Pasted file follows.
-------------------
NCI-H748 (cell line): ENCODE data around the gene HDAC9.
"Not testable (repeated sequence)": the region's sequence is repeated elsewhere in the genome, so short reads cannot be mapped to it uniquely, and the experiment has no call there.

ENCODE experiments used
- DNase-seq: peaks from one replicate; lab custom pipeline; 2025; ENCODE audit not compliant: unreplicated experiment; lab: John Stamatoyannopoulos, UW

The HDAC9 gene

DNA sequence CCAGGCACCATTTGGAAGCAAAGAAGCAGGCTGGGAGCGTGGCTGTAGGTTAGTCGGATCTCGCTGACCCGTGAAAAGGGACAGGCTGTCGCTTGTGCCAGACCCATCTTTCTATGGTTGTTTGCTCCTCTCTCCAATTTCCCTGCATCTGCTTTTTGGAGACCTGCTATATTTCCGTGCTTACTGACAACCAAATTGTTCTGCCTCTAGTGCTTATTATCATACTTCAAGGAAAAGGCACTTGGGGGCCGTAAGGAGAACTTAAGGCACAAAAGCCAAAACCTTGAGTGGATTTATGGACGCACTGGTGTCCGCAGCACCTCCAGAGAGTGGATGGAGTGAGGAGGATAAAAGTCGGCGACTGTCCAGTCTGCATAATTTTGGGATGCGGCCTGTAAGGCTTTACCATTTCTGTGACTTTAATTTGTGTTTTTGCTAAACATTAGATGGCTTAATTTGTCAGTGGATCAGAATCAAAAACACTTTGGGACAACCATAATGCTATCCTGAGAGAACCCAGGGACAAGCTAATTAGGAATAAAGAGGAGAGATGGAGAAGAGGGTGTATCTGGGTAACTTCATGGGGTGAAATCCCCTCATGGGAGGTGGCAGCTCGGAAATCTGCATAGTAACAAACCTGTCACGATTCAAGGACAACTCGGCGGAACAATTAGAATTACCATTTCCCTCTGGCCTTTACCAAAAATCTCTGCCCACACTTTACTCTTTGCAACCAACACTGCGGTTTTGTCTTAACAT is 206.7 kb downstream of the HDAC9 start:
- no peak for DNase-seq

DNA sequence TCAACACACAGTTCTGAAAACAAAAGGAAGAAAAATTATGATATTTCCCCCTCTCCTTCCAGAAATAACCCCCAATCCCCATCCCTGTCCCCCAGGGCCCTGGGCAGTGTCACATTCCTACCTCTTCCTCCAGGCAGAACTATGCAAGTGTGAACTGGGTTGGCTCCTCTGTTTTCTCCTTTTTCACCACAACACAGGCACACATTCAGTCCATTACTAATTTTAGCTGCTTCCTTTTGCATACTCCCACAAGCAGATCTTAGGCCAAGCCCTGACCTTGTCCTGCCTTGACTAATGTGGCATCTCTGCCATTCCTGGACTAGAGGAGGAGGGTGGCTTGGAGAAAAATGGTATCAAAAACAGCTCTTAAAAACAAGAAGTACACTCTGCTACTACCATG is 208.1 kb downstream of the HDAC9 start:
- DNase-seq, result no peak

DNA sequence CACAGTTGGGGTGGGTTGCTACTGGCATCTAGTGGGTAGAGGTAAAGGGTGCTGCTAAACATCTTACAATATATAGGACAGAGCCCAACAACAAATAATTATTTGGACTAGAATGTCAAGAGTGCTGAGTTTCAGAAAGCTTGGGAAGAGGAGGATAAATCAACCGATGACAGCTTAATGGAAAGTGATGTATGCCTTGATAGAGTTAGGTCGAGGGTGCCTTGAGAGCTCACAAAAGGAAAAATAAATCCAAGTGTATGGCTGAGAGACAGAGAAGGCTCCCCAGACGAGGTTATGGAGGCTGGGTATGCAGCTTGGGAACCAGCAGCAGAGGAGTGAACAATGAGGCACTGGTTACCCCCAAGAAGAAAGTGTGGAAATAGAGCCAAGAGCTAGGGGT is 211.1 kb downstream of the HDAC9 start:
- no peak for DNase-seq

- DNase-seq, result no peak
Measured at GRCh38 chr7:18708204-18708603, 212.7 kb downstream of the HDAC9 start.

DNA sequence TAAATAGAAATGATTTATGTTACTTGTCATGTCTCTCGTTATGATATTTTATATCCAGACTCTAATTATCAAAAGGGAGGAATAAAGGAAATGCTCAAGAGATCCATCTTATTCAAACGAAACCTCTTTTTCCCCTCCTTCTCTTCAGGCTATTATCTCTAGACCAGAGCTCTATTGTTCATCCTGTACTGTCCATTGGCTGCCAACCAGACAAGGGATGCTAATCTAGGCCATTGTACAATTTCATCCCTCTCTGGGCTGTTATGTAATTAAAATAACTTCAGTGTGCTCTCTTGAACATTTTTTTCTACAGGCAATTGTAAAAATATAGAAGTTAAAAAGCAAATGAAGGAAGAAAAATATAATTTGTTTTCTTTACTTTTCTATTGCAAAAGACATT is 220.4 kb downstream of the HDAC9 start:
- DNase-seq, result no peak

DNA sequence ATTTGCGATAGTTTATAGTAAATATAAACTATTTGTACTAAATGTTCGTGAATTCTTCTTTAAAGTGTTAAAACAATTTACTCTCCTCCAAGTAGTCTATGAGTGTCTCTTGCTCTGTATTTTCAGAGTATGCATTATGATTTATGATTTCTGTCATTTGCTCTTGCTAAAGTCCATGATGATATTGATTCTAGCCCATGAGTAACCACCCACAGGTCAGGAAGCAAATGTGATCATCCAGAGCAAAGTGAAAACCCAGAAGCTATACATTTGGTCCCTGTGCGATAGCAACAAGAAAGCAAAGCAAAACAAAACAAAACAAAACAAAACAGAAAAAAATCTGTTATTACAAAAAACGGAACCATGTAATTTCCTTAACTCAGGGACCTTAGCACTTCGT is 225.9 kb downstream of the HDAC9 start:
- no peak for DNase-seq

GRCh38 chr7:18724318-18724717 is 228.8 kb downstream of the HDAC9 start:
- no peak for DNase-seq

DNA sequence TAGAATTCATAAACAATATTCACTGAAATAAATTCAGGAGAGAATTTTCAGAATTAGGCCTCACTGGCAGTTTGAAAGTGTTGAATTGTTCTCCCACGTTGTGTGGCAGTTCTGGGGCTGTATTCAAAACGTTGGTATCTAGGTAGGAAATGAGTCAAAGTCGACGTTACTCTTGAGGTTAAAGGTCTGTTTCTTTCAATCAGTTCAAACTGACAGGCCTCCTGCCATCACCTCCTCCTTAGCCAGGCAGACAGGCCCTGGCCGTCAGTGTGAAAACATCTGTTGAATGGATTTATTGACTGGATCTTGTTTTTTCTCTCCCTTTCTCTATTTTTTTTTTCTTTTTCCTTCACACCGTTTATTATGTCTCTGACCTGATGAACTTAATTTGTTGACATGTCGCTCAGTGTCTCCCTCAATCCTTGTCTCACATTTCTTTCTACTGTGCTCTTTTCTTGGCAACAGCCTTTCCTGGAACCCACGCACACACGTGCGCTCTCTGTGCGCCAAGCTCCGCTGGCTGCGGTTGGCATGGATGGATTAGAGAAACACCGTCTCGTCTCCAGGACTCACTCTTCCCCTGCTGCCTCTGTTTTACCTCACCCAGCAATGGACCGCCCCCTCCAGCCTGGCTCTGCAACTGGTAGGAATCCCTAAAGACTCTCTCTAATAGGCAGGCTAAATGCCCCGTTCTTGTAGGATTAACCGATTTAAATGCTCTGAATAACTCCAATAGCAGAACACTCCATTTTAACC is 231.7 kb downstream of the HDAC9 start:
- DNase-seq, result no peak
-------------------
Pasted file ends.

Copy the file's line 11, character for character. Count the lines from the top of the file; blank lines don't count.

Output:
- no peak for DNase-seq